Smooth hydrangeas are just now coming into bloom in Kansas City. The Annabelle variety has flowers that grow up to six inches or more and will remain attractive through fall. File photo
Smooth hydrangeas are just now coming into bloom in Kansas City. The Annabelle variety has flowers that grow up to six inches or more and will remain attractive through fall. File photo

KC Gardens

Answering your gardening questions from asters to zoysia

KC Gardens

Smooth hydrangeas make for a beautiful, easy-care addition to your summer garden

By Dennis Patton

Special to The Star

June 23, 2017 08:00 AM

UPDATED June 23, 2017 08:00 AM

Great shrubs for the landscape are sometimes hard to find. A great shrub is one that has good color, healthy flowers, is easy to care for and isn’t fussy. One of the best shrubs that fits this category is Hydrangea arborescens, commonly called smooth hydrangea. This plant has it all for local landscapes.

Smooth hydrangeas are also called wild hydrangeas; their native range includes a large portion of the southeast United States. In fact, the Department of Agriculture’s plant finder lists them as native in Kansas and Missouri. I must admit I haven’t seen this plant in the wild, but that’s just indicative of its adaptability.

Smooth hydrangeas are often grown for their large, showy flowers. In particular, the standby variety Annabelle has large, white rounded flowers that can grow up to 6 inches or more. The plant is just now coming into bloom in Kansas City, and the flowers will remain attractive through fall, although the color does fade.

The plant is adaptable to grow in various locations, including those with sun, partial sun and even partial shade. The trick to growing smooth hyrdangeas in more sun is an even supply of water. Although it can survive on less water, it’ll do best during the heat of summer with an even supply. I’ve found it’s pretty tolerant of most moisture patterns and soils.

Never miss a local story.

Sign up today for a free 30 day free trial of unlimited digital access.

Hydrangeas are a nice size, too. They typically reach around 3 feet, and they’re well-behaved plants that form a tidy clump. They’re slow spreaders, quickly developing into a mass of color during the summer bloom period.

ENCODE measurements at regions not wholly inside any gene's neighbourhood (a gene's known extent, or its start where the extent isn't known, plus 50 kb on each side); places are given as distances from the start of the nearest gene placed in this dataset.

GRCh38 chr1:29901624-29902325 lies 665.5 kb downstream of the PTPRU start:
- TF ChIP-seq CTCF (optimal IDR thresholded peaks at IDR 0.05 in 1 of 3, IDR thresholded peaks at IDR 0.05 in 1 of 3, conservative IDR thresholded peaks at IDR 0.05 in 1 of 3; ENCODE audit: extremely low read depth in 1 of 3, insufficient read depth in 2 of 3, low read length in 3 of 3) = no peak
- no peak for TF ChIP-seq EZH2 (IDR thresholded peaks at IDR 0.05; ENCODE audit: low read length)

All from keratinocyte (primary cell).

Pruning is simple, even for those who don’t enjoy it. Each spring as the new growth appears, simply cut the old branches to the ground — yes, all the way to the ground — leaving only the lowest set of developing leaves. By removing all the old growth, the plant renews itself with strong branches for flowering.

The plant blooms on new growth, and the best flowers are produced from a strong cane. Lack of harsh pruning will cause the over-sized, heavy flowers to flop. Flopping is even more prevalent in shade. Sunnier locations result in stronger stems that will support the large flowers.

Recent breeding work has resulted in a number of new varieties coming onto the market, with newer updates in development. Another white variety on the market is the Incrediball, which can have even larger white flowers than Annabelle. They often reach up to a foot across. There has also been a recent trend for breeding shorter plants, such as Invincibelle Wee White.

The latest breeding trend is pinkish flowers. First on the market was Invincibelle Spirit, which has now been upgraded to Invincibelle Spirit II. Coming next year are pink introductions such as Incrediball Blush, Invincibelle Ruby, and Invincibelle Mini Mauvette.

Smooth hydrangeas are an absolute winner for Kansas City gardens, especially now that they’re blooming into their full glory. If you don’t yet have this plant, make sure to find some space for it.

Dennis Patton is a horticulture agent with Kansas State University Research and Extension. Got a question for him or other university extension experts? Email them to garden.help@jocogov.org or visit KCGardens.KansasCity.com.